A framework for indoor robot navigation among humans
In order to tackle the tasks that they are designed to complete, mobile robots should be able to navigate real world environments efficiently, avoiding humans or other obstacles in their surroundings. While static objects are typically fairly easy for robots to detect and circumvent, avoiding humans can be more challenging, as it entails predicting their future movements and planning accordingly.
Researchers at the University of California, Berkeley, have recently developed a new framework that could enhance robot navigation among humans in indoor environments such as offices, homes or museums. Their model, presented in a paper pre-published on arXiv, was trained on a newly compiled dataset of photorealistic images called HumANav.
"We propose a novel framework for navigation around humans that combines learning-based perception with model-based optimal control," the researchers wrote in their paper.
The new framework these researchers developed, dubbed LB-WayPtNav-DH, has three key components: a perception, a planning, and a control module. The perception module is based on a convolutional neural network (CNN) that was trained to map the robot's visual input into a waypoint (i.e., the next desired state) using supervised learning.
The waypoint mapped by the CNN is then fed to the framework's planning and control modules. Combined, these two modules ensure that the robot moves to its target location safely, avoiding any obstacles and humans in its surroundings.
The researchers trained their CNN on images included in a dataset they compiled, dubbed HumANav. HumANav contains photorealistic, rendered images of simulated building environments in which humans are moving around, adapted from another dataset called SURREAL. These images portray 6000 walking, textured human meshes, arranged by body shape, gender and velocity.
"The proposed framework learns to anticipate and react to peoples' motion based only on a monocular RGB image, without explicitly predicting future human motion," the researchers wrote in their paper.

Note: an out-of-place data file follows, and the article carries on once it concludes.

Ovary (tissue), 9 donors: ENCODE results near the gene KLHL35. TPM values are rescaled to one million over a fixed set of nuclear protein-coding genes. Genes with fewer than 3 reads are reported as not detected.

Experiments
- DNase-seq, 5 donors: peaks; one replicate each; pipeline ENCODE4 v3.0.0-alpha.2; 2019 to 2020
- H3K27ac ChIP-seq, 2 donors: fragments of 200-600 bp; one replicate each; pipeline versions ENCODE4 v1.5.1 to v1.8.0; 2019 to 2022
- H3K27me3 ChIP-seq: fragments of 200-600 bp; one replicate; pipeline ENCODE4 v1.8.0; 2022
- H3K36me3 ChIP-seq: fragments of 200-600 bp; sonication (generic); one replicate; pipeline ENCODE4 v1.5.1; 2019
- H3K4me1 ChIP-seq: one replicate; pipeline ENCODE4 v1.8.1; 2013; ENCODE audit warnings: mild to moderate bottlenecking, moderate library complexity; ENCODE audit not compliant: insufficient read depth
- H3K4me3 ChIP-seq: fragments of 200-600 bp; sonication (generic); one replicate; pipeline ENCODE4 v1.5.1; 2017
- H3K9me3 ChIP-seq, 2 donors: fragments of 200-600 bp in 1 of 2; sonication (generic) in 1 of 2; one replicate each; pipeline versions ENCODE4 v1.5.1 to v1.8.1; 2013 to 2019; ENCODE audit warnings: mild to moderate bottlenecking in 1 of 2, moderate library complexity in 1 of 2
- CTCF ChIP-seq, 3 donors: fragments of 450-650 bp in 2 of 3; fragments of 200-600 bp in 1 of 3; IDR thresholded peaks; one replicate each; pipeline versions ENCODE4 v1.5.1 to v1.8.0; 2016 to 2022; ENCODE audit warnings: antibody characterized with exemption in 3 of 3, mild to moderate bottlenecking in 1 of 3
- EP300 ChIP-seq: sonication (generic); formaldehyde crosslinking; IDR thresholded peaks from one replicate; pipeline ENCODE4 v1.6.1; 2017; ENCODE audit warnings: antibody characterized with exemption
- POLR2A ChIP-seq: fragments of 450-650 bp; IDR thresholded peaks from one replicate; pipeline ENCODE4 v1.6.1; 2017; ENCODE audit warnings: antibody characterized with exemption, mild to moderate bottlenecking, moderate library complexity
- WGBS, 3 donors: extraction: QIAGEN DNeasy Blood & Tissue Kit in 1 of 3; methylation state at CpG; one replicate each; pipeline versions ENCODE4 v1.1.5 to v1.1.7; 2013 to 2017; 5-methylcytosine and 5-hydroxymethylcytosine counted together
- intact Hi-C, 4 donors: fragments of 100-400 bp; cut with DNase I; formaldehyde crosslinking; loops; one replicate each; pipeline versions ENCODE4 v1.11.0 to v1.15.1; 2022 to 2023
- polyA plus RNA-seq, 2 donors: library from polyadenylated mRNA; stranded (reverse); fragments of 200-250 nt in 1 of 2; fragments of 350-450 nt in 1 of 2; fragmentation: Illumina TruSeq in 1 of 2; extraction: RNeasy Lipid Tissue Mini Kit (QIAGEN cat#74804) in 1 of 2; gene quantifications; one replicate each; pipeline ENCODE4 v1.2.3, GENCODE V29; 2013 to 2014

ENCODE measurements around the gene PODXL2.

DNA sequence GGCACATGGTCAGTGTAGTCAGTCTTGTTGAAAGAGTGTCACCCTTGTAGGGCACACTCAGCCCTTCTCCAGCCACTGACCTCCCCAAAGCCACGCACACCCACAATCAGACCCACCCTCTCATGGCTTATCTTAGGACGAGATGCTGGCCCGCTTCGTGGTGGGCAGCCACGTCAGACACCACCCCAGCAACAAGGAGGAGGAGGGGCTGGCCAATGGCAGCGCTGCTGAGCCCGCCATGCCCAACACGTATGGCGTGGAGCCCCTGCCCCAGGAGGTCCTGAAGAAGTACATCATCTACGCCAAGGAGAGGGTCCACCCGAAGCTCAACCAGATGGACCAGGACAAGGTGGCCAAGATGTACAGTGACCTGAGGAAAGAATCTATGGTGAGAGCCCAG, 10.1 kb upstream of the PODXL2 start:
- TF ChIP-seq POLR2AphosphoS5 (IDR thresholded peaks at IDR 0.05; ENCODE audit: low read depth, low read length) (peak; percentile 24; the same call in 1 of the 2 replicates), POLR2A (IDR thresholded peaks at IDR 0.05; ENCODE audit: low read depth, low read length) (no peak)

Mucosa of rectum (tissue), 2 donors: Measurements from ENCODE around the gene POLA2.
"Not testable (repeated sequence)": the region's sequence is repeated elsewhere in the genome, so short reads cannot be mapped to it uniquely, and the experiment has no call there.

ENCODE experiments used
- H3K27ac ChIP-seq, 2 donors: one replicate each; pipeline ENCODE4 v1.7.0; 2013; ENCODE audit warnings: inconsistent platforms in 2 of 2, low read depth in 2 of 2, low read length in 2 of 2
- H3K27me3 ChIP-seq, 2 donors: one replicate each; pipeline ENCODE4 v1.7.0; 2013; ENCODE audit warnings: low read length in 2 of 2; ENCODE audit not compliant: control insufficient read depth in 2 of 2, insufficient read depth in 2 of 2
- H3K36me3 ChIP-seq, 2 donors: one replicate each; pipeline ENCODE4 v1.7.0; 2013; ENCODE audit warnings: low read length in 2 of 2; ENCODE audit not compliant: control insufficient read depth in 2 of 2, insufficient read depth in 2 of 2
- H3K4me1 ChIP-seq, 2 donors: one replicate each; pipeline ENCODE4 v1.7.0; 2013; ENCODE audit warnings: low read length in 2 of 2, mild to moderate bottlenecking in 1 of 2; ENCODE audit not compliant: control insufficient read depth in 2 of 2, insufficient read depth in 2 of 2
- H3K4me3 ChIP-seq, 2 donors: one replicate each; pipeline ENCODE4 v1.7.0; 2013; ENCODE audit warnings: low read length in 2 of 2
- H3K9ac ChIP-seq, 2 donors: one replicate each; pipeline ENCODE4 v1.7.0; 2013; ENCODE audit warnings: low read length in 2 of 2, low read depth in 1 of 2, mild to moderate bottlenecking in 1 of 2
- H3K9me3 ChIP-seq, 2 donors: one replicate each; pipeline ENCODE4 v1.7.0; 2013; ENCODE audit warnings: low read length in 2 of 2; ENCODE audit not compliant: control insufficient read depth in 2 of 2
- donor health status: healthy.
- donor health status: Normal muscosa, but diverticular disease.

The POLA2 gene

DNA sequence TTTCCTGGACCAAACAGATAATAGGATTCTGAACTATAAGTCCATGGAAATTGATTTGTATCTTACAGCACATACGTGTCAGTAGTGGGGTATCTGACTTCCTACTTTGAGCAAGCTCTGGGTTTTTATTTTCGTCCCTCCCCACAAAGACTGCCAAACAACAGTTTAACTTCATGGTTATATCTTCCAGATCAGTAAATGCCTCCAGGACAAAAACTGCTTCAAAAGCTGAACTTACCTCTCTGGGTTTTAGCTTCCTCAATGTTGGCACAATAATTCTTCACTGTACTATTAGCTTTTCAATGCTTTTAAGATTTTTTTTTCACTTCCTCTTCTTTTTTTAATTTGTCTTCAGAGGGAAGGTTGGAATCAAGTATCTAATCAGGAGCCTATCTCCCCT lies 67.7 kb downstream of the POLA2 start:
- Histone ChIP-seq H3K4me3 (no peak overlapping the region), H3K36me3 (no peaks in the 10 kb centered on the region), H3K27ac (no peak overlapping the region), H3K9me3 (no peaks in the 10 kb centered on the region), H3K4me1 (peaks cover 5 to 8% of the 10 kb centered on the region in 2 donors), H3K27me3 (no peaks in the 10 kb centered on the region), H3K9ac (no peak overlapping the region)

The researchers evaluated LB-WayPtNav-DH in a series of experiments, both in simulations and in the real world. In real-world experiments, they applied it to Turtlebot 2, a low-cost mobile robot with open-source software. The researchers report that the robot navigation framework generalizes well to unseen buildings, effectively circumventing humans both in simulated and real-world environments.
"Our experiments demonstrate that combining model-based control and learning leads to better and more data-efficient navigational behaviors as compared to a purely learning based approach," the researchers wrote in their paper.
The new framework could ultimately be applied to a variety of mobile robots, enhancing their navigation in indoor environments. So far, their approach has proved to perform remarkably well, transferring policies developed in simulation to real-world environments.
In their future studies, the researchers plan to train their framework on images of more complex or crowded environments. In addition, they would like to broaden the training dataset they compiled, including a more diverse set of images.
More information: Visual navigation among humans with optical control as a supervisor. arXiv:2003.09354 [cs.RO]. arxiv.org/abs/2003.09354
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